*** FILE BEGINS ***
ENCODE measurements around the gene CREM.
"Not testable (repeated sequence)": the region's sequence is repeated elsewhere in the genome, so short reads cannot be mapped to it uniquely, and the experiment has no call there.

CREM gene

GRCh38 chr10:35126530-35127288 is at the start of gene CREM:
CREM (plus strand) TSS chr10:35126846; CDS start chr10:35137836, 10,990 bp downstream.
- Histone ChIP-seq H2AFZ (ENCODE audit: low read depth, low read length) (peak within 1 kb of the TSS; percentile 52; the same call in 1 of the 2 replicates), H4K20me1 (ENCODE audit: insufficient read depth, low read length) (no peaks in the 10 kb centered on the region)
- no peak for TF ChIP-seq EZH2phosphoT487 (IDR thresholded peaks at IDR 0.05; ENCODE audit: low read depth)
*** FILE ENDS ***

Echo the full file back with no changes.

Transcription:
ENCODE measurements around the gene CREM.
"Not testable (repeated sequence)": the region's sequence is repeated elsewhere in the genome, so short reads cannot be mapped to it uniquely, and the experiment has no call there.

CREM gene

GRCh38 chr10:35126530-35127288 is at the start of gene CREM:
CREM (plus strand) TSS chr10:35126846; CDS start chr10:35137836, 10,990 bp downstream.
- Histone ChIP-seq H2AFZ (ENCODE audit: low read depth, low read length) (peak within 1 kb of the TSS; percentile 52; the same call in 1 of the 2 replicates), H4K20me1 (ENCODE audit: insufficient read depth, low read length) (no peaks in the 10 kb centered on the region)
- no peak for TF ChIP-seq EZH2phosphoT487 (IDR thresholded peaks at IDR 0.05; ENCODE audit: low read depth)